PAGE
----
Conference “Devolution of Power to Local Governments: Challenges and Reforms”

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General

A one-day conference titled “Devolution of Power to Local Governments: Challenges and Reforms” was organized by Islamabad Policy Research Institute (IPRI) on September 30, 2015 at Islamabad Hotel, Islamabad. The conference comprised of one working session, in addition to inaugural and concluding sessions. The speakers made presentations on various aspects of devolution of power to local governments such as “Democracy at the Grass Roots Level”, “Fiscal Empowerment of Local Governments”, and “Balancing the Responsibilities of National, Provincial and Local Governments”. The conference also discussed the challenges in establishing the local government (LG) system, the lack of coordination between the local governments and the provincial governments and the measures/reforms, required to strengthen the foundations of democracy in Pakistan.

Lieutenant General (R) Abdul Qadir Baloch, Federal Minister for State and Frontier Regions, was the chief guest while Mr. Daniyal Aziz, Member of National Assembly, Chairman Boards of Directors, Devolution Trust for Community Empowerment (DTCE) and Ex-Chairman National Reconstruction Bureau (NRB), chaired the academic session of the conference. Following three speakers were invited in the conference:

  • Professor Dr. Ishtiaq Ahmad Choudhry, Head Department of Peace and Conflict Studies, National Defence University (NDU), Islamabad.
  • Azhar Bashir Malik, Chief Operating Officer, Devolution Trust for Community Empowerment (DTCE).
  • Muhammad Ejaz Chaudhary, Federal Secretary, Ministry of Inter-Provincial Coordination, Government of Pakistan.

Concept Note

Local Government (LG) is the basic building block for democracy. The “Local Government System” aims to empower the people at the grass roots level, allows public participation in decision-making and ensures the provision of speedy justice. The LG enables the proactive elements of society to participate in community work, development related activities and bridge the rural-urban divide. The structure of governance in Pakistan is primarily two-tiered: the Federal and Provincial. The third tier of governance “the Local Governments” have not been able to make significant impact in the political realm of the country. The political history of Pakistan reveals that the first attempt to introduce local body system was made during General Ayub Khan’s era. Ayub’s “Basic Democracy” had some semblance with a third tier of governance. Sequel to this, in 1979, General Zia-ul-Haq introduced a “Local Body System”.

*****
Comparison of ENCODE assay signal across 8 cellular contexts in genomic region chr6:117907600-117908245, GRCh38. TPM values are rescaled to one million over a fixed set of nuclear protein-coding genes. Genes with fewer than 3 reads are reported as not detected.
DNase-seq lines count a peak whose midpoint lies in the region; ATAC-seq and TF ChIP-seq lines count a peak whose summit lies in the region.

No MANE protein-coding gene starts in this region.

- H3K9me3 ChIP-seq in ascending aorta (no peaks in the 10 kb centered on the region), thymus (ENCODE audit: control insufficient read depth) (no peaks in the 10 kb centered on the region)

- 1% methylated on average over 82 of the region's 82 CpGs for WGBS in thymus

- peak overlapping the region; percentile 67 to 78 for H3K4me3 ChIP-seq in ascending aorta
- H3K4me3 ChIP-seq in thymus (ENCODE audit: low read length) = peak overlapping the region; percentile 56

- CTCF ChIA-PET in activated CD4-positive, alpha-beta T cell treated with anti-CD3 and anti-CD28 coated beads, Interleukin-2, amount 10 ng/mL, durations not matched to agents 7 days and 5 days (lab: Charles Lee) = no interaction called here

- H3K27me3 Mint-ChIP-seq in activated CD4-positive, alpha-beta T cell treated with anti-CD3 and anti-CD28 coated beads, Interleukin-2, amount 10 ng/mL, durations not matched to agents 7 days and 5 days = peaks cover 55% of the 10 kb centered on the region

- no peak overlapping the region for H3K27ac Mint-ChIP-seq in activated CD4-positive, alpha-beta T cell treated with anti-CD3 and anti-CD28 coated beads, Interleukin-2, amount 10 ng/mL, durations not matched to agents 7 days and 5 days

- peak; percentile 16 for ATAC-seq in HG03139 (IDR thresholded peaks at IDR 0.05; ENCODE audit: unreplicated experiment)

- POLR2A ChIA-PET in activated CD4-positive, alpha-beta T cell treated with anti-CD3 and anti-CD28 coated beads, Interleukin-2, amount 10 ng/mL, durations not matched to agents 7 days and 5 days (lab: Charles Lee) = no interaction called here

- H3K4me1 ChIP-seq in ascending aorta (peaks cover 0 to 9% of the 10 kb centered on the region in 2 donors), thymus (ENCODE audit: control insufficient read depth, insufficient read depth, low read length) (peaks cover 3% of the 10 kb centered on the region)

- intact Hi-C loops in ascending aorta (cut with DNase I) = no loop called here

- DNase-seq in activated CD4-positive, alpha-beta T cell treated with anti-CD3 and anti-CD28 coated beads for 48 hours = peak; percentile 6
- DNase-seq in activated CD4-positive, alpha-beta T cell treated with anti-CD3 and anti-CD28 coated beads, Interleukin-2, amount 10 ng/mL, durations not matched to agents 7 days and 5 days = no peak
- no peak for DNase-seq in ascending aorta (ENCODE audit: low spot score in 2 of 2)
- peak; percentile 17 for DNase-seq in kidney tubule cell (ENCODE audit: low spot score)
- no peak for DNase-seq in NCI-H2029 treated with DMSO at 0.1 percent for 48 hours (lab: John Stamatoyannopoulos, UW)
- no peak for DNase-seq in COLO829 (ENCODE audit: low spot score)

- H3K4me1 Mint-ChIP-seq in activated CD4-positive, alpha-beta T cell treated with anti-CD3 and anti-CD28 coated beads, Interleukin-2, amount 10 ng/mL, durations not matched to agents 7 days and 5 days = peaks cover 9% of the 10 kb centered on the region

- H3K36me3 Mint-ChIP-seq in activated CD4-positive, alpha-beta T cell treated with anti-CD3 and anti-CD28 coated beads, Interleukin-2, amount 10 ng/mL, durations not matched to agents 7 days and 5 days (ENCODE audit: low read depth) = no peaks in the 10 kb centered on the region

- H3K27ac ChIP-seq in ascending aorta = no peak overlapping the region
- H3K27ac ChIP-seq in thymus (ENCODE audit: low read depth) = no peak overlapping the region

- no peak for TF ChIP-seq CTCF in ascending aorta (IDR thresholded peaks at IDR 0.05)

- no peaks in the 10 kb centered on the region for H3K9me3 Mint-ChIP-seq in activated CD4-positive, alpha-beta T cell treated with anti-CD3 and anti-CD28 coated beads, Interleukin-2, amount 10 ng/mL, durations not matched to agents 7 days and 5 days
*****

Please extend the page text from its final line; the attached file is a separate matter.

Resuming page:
In 2000, the “Local Government Plan” was introduced. The “Devolution Agenda” under the plan comprised of District Government, Tehsil Government and the Union Government. All the services that people needed were provided at the local level. Masses’ easy access to Nazims made the system conducive. Afterwards, the 18th Constitutional Amendment (2010) was introduced. The 18th Amendment and the devolution of power that it embodied aimed at decentralizing political power and authority to lower tiers. As enunciated in Article 140A, “every province shall establish a local government system. This LG will have elected officials through elections held by the Election Commission of Pakistan. Political, administrative and financial responsibility and authority will then be devolved by the provinces to local government officials”. Article 140A gives constitutional protection to local governments. The setting up of local governments is a constitutional requirement. Local body elections have already been conducted in Balochistan and Khyber Pakhtunkhwa (KP) while Punjab and Sindh are still to hold local body elections.

Constitutionally, the provincial assemblies are free to enact their own local governance systems. The 18th amendment does not describe the type of local government that needs to be set up; that is left to the provinces. There is, therefore, a likelihood of four different systems of local government emerging in Pakistan.

A major challenge in three-tiered governance is the division of responsibility and authority between different tiers. To make the three-tiered governance fully functional, the “principle of subsidiary function” with a genuine decentralization of power, whereby political and financial powers are distributed among different tiers based on their capacity to deliver is required. The devolution of power should be from lower to upper tier or vice versa. According to the Devolution Plan of 2000, the power distribution was from bottom to top. Under the 2001 local government system, local bodies were autonomous even in terms of revenue collection/generation and expenditure. The local governments were equipped first for service delivery, whatever they could not deliver became the purview of the provincial government, and then provincial government’s inability to handle a task was left to the federal government. For example, local government in semi-developed urban areas is important for maintaining law and order. But, it is not possible for local government to manage a road system that runs through five districts. Such a subject is for the provincial government. Meanwhile, the province cannot defend the country’s territory, nor can it run foreign and economic affairs. Therefore, these matters fall within the purview of the federal government.